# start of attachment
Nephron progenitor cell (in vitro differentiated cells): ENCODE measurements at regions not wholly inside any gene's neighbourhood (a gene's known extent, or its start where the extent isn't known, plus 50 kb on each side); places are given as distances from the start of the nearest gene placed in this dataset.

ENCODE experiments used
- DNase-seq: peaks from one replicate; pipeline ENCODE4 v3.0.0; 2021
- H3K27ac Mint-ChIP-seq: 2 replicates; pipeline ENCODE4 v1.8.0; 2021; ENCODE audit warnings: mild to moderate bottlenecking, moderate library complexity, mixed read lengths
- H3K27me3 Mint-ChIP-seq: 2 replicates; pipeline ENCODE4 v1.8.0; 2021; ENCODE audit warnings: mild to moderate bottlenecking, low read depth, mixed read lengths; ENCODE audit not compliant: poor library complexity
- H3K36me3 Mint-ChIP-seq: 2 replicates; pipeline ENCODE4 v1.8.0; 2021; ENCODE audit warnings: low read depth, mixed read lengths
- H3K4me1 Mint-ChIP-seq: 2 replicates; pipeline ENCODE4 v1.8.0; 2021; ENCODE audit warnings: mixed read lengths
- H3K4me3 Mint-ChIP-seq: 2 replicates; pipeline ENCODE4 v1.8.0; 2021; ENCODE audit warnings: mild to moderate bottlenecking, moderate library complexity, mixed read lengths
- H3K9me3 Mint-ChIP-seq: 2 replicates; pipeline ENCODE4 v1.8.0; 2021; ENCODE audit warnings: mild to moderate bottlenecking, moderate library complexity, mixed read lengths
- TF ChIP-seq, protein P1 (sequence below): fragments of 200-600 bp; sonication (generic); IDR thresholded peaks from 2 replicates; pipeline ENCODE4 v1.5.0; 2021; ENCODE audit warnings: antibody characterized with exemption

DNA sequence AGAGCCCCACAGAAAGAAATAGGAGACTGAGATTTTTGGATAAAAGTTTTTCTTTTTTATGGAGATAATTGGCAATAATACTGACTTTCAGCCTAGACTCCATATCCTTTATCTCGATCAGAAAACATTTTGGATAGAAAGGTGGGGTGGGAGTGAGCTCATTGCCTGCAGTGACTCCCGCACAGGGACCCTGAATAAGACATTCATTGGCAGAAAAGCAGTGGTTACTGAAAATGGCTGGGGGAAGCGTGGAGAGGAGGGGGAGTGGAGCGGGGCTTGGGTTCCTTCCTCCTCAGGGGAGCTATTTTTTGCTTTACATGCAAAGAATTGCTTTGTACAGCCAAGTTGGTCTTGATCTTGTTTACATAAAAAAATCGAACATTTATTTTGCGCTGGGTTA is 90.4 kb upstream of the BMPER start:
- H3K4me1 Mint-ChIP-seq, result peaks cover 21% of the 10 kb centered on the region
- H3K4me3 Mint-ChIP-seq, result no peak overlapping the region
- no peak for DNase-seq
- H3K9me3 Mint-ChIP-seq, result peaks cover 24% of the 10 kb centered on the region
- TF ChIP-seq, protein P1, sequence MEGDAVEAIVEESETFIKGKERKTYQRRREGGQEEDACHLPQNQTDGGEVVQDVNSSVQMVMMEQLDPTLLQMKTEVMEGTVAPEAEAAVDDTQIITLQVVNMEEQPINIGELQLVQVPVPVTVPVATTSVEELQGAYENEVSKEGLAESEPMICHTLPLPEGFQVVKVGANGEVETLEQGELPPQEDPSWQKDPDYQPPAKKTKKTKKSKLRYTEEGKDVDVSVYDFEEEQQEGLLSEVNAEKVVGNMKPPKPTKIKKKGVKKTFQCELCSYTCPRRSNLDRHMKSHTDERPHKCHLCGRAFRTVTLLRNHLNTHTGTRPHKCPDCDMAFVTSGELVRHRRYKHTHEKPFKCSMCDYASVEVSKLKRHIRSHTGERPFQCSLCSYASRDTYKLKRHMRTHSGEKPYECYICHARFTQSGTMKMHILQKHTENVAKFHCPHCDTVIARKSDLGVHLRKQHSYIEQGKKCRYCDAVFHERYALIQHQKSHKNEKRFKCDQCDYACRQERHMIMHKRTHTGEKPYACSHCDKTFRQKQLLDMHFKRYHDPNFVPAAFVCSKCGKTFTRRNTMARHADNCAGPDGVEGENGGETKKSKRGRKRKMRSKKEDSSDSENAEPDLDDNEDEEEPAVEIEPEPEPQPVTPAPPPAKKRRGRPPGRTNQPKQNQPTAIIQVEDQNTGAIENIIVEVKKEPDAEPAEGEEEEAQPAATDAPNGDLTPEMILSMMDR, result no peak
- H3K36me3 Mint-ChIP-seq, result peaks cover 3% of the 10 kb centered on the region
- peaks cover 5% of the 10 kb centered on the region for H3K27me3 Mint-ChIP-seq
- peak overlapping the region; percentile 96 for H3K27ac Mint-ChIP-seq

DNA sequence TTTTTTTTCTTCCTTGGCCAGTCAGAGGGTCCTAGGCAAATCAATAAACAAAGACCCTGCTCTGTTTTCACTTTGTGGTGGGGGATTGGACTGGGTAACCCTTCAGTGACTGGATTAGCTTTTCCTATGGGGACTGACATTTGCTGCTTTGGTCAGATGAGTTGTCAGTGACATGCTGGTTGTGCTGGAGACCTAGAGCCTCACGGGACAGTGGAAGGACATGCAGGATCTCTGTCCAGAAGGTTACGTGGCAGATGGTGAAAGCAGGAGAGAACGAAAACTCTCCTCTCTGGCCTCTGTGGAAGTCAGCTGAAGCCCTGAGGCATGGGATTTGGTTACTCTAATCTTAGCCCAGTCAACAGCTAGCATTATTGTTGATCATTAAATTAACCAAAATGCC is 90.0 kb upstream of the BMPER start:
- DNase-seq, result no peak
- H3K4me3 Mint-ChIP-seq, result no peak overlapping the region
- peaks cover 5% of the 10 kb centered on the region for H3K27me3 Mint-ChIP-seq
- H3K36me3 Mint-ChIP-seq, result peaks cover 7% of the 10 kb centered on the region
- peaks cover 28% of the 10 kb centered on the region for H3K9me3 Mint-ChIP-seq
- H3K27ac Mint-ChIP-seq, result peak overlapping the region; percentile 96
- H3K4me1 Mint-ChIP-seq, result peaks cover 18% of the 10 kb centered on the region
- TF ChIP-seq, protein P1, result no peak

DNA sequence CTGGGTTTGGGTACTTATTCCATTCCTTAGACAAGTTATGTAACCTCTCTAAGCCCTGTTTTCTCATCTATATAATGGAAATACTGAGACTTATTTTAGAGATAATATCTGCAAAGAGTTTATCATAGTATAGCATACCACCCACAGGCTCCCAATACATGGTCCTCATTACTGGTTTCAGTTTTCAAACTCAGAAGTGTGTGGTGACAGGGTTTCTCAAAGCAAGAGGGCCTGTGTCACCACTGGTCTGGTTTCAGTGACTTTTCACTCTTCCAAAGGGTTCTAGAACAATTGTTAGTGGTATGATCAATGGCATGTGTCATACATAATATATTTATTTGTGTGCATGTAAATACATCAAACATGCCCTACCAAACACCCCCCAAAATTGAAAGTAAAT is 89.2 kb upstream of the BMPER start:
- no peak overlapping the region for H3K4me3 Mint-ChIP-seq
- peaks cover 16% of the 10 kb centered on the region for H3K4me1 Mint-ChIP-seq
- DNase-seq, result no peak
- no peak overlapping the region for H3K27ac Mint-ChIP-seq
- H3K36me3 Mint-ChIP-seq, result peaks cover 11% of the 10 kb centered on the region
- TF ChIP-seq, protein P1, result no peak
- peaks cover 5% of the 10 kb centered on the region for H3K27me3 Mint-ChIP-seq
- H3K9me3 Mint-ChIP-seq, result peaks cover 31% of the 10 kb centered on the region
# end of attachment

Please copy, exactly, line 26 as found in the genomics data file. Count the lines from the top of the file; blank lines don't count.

- H3K27ac Mint-ChIP-seq, result peak overlapping the region; percentile 96